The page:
The most striking is the Corby accent, or mixture of accents. Some sound Glaswegian. Others seem to have a slight Scottish twang. And there are those that speak with a broad Scottish accent (BBC article).

When the Clyde Valley workers moved to Corby, they brought with them their accent, an accent which 2nd and 3rd generation family members also adopted (or at least certain features of it). The BBC article even goes so far as to suggest that people in Corby still feel Scottish, despite the fact that many of them are born and bred in England:

However, when it came to how the population described its national identity, 5,585 people in Corby said “Scottish only”. By comparison, 33,018 people described themselves as “English only” and 10,299 people said they were “British only”.

But the census doesn’t necessarily tally with local perceptions.

Steve Ireland, 64, who used to work in a whisky factory and the RAF in Scotland, but is English and now lives in Corby, maintains the town is very much still a “mini-Scotland.

Steve Noble, whose parents moved down from Glasgow in 1970 to work on the steelworks when he was 10 and is the landlord of the White Hart pub, agrees many families in Corby still feel Scottish.”

Now, the point of today’s blog isn’t to get into an argument about what does or doesn’t constitute Scottishness, but rather to suggest that this reading of families in Corby is really quite different to sociolinguistic work which looks at these issues. Of particular note is the work of Judy Dyer who conducted a really nice piece of sociolinguistic research on Corby back in the early 2000s (‘We all speak the same around here: Dialect levelling in a Scottish-English community‘).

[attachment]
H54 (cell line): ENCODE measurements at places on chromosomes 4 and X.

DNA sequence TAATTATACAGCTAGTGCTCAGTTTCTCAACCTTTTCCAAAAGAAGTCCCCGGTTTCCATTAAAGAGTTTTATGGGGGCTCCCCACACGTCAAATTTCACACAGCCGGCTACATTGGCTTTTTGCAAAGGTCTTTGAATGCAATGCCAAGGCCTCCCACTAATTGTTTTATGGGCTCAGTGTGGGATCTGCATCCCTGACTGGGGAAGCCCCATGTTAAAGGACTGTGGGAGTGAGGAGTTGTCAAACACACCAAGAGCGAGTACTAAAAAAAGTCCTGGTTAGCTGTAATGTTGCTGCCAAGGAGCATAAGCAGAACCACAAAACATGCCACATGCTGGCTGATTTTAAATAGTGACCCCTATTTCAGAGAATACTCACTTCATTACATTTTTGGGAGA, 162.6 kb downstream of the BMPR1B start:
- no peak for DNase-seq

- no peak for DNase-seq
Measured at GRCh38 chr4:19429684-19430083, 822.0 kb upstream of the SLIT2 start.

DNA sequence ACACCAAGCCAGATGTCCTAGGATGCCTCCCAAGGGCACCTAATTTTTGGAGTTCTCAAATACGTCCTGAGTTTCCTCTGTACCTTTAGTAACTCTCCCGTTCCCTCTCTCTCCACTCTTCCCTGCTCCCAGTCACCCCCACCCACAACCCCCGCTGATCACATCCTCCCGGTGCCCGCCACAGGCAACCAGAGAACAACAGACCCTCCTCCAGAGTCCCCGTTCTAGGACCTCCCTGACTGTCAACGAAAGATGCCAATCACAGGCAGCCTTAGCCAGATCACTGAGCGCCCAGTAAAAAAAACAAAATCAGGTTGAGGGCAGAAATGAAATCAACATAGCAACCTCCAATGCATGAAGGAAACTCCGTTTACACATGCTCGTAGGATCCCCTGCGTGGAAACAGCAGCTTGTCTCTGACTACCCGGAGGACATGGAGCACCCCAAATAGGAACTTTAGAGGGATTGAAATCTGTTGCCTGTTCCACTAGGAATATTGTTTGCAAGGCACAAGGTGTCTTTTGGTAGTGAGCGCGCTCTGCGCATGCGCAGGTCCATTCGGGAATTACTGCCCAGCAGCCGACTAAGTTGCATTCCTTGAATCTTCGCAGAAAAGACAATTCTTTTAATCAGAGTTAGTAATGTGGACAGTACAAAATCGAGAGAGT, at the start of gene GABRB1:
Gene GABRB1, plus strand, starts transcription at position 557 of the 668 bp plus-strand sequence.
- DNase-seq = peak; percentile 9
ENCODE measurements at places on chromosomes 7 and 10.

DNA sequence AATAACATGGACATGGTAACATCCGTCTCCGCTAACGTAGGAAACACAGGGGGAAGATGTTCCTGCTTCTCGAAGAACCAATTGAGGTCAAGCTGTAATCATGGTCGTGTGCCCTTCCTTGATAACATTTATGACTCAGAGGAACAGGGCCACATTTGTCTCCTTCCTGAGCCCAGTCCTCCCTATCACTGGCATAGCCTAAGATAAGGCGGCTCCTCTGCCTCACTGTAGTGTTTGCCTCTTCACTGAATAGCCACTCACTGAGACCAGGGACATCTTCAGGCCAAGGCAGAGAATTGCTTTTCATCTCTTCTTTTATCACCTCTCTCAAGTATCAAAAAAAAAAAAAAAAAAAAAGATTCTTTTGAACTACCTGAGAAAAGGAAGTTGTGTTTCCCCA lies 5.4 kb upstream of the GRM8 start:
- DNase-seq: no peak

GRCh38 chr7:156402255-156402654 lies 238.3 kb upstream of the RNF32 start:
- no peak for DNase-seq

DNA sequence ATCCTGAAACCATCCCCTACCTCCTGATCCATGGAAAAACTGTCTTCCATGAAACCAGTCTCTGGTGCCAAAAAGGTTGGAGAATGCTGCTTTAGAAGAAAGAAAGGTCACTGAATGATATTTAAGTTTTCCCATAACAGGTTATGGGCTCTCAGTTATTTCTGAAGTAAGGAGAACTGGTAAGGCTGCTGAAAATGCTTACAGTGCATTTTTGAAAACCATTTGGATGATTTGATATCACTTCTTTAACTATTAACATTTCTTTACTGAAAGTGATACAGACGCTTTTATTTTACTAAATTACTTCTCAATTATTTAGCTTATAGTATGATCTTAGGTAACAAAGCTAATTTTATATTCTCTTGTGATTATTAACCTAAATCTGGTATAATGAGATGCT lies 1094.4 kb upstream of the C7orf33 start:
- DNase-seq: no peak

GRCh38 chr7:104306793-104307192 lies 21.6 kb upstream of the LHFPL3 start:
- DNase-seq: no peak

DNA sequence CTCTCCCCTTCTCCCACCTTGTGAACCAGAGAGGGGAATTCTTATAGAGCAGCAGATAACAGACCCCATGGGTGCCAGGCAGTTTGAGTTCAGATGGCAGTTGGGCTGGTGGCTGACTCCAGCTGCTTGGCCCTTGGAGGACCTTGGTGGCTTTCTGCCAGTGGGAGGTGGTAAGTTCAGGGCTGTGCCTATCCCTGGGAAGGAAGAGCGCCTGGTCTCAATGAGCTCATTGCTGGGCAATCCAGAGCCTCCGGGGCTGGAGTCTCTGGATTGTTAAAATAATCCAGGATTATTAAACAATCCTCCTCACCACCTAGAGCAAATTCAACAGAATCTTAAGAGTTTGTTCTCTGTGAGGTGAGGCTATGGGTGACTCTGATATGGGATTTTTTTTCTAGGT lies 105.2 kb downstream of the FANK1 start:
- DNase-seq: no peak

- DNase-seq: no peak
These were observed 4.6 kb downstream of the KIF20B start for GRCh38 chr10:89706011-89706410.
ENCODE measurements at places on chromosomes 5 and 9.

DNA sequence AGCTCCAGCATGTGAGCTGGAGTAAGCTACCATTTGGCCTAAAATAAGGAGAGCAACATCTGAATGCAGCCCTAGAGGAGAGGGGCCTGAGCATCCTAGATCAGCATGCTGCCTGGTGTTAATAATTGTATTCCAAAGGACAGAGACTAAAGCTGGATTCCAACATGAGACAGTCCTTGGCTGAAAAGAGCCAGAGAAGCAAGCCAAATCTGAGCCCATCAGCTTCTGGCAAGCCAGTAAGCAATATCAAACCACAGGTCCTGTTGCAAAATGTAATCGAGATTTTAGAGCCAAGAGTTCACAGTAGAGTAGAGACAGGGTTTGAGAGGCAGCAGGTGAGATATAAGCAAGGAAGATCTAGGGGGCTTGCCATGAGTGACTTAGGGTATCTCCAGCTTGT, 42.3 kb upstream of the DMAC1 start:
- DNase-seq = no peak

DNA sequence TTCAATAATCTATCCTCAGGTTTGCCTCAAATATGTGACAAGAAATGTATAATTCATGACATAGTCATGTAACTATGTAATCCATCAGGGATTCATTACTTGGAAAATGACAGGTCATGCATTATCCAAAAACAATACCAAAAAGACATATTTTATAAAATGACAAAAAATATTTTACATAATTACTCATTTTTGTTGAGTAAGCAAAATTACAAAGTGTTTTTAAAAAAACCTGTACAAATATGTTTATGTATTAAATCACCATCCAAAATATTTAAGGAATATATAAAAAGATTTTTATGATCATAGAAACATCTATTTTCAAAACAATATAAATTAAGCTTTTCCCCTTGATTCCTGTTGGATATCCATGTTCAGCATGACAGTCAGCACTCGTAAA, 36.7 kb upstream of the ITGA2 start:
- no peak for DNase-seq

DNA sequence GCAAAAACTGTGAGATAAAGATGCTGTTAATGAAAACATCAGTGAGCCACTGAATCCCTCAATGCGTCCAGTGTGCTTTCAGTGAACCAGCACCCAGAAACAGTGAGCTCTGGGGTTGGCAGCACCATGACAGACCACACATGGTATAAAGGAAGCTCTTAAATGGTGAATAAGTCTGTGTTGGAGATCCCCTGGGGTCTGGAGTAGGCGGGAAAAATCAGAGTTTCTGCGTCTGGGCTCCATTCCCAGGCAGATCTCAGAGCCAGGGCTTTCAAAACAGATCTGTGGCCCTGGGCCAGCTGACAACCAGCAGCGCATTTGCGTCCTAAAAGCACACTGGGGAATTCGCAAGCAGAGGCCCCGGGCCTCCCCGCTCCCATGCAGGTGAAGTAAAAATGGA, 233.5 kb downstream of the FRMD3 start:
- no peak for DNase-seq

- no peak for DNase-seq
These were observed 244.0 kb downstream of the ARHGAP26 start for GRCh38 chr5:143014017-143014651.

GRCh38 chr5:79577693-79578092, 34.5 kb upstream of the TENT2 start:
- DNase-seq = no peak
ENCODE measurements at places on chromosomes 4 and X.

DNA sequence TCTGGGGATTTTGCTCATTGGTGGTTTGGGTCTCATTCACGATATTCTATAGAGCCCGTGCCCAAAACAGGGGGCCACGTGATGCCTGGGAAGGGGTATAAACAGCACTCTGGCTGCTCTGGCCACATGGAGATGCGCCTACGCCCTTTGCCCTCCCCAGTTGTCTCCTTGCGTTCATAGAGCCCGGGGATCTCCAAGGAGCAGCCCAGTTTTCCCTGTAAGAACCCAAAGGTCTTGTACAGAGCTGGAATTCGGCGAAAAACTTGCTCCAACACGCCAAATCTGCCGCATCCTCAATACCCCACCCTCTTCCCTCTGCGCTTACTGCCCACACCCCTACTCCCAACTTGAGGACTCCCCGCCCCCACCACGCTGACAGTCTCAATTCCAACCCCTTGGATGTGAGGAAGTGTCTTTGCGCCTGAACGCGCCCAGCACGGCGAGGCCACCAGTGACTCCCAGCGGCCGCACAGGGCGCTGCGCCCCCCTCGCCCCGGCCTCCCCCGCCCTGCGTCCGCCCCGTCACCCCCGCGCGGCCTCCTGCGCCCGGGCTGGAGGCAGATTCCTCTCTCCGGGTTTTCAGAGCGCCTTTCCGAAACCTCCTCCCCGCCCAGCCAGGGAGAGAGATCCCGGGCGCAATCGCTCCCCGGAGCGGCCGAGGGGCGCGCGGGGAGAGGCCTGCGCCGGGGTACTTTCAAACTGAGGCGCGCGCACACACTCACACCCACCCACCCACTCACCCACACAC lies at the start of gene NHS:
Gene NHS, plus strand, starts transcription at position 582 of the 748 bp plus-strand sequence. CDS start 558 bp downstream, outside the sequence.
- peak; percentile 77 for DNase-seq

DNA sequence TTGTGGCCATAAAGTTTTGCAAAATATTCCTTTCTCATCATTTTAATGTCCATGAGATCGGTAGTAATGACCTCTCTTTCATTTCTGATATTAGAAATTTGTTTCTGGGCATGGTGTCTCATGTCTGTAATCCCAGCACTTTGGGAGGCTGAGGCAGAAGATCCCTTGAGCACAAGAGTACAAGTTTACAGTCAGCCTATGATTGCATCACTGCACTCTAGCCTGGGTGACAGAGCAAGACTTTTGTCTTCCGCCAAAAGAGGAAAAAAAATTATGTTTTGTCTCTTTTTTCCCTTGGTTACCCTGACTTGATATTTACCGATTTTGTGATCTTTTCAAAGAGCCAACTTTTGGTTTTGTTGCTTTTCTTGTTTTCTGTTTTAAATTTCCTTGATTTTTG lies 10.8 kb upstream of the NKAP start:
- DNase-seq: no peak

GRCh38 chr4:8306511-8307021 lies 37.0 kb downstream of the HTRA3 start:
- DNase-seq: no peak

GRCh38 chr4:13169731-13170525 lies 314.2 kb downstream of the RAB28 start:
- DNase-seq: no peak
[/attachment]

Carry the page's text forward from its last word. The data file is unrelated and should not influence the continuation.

Examining the LOT/THOUGHT merger and the GOAT vowel, Dyer shows that LOT/THOUGHT patterns much like other Anglo-English varieties (that is, two vowel phonemes here instead of just one as most Scots varieties do), but GOAT seems to be slightly different, with men favouring the monophthongal variant (that is, a variant similar to the Scots variant) while women favour the Anglo-English variant which is more diphthongal. Dyer asks why ‘historically Scottish features have been adopted at all, given the stigma associated with them (Dyer 2002: 109), and points out that a traditional variationist account would suggest that the male speakers in Corby are indexing some sort of Scottishness through their use of the monophthongal GOAT, and this is a reading which certainly fits in with the narrative outlined in the BBC article. But what’s especially interesting is that;